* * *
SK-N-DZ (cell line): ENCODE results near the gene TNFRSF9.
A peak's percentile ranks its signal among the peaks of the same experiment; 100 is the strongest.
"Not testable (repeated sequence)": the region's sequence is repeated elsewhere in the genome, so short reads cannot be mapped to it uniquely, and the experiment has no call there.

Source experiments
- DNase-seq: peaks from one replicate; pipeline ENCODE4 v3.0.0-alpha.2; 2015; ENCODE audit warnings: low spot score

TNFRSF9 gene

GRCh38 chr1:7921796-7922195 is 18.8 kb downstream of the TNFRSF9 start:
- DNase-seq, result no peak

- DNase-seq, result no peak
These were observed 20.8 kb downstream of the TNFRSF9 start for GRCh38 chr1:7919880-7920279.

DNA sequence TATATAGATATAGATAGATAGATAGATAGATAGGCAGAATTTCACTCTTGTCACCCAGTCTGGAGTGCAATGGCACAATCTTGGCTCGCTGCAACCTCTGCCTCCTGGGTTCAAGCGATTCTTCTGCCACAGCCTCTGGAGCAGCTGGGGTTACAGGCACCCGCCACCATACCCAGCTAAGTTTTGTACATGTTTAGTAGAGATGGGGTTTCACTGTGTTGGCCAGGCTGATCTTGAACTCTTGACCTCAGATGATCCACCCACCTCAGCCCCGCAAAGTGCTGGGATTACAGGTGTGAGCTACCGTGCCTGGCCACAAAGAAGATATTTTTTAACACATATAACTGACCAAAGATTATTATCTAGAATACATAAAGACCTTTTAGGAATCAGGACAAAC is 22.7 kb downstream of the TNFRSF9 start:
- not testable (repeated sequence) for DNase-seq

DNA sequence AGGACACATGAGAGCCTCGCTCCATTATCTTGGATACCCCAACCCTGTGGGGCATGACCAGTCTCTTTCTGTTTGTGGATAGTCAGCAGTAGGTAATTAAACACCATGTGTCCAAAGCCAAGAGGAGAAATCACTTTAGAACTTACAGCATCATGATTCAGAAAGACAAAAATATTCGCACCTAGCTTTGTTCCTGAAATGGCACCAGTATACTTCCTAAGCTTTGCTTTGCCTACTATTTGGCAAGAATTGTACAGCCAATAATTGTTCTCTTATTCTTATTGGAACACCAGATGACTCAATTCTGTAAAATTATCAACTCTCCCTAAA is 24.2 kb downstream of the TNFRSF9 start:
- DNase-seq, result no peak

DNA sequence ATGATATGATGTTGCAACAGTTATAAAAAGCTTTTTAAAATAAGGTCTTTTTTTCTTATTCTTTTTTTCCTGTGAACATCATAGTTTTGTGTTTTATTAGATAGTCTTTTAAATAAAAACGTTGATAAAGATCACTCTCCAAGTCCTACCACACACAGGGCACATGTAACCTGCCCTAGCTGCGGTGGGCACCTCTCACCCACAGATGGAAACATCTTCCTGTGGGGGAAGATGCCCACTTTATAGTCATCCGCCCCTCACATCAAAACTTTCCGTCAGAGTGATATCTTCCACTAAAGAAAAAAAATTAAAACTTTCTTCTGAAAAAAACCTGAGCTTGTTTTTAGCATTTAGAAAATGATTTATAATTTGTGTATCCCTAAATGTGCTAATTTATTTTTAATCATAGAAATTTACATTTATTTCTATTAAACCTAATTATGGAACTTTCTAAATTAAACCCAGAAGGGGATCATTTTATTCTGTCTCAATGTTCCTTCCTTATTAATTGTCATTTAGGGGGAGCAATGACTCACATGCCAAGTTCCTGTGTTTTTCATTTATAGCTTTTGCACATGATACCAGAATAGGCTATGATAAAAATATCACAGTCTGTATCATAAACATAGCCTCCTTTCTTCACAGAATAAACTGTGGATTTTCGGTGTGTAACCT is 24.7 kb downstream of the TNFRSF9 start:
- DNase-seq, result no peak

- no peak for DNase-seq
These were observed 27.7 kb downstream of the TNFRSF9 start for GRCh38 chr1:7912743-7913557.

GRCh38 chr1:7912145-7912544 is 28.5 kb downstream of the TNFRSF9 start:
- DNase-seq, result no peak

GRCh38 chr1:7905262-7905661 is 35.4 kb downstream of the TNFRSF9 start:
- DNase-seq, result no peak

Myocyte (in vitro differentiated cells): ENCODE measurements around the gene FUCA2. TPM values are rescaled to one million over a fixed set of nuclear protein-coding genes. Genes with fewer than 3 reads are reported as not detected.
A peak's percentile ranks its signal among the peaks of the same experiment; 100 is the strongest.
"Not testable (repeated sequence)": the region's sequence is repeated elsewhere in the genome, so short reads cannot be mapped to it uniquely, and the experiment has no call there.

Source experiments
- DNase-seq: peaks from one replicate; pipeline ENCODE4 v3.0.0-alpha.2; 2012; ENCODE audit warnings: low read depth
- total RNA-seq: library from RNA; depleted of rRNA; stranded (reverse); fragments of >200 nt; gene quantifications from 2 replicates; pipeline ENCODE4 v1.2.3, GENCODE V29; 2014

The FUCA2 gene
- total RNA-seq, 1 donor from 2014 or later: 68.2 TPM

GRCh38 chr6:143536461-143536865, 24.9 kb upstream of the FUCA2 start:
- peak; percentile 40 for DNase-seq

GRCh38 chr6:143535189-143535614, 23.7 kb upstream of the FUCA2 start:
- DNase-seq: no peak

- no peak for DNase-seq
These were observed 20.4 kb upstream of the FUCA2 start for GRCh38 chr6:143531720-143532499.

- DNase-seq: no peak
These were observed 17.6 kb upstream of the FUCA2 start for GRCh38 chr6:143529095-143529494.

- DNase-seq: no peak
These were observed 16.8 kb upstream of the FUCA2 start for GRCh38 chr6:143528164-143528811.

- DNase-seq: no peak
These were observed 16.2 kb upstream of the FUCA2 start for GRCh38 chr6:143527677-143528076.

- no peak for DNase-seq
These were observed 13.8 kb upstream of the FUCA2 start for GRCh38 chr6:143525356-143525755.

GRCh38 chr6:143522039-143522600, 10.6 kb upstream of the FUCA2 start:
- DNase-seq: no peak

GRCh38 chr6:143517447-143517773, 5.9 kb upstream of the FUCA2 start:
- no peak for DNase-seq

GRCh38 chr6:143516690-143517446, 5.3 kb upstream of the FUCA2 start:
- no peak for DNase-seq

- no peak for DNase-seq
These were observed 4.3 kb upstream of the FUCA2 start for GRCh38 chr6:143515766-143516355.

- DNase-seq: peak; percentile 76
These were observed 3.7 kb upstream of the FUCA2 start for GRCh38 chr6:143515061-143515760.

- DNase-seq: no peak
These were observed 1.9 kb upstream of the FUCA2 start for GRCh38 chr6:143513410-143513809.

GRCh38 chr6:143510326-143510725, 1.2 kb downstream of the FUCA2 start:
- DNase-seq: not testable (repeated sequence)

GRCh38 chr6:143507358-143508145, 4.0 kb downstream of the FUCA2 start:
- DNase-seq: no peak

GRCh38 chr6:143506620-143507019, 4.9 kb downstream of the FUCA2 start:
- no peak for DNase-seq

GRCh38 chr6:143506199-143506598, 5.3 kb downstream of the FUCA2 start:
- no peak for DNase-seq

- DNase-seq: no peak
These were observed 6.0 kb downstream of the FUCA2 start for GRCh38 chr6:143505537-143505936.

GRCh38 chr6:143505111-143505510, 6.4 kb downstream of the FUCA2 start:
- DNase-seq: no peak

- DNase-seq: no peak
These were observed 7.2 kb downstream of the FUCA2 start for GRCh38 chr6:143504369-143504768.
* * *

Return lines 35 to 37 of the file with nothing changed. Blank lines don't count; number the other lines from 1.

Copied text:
- no peak for DNase-seq
These were observed 20.4 kb upstream of the FUCA2 start for GRCh38 chr6:143531720-143532499.

- DNase-seq: no peak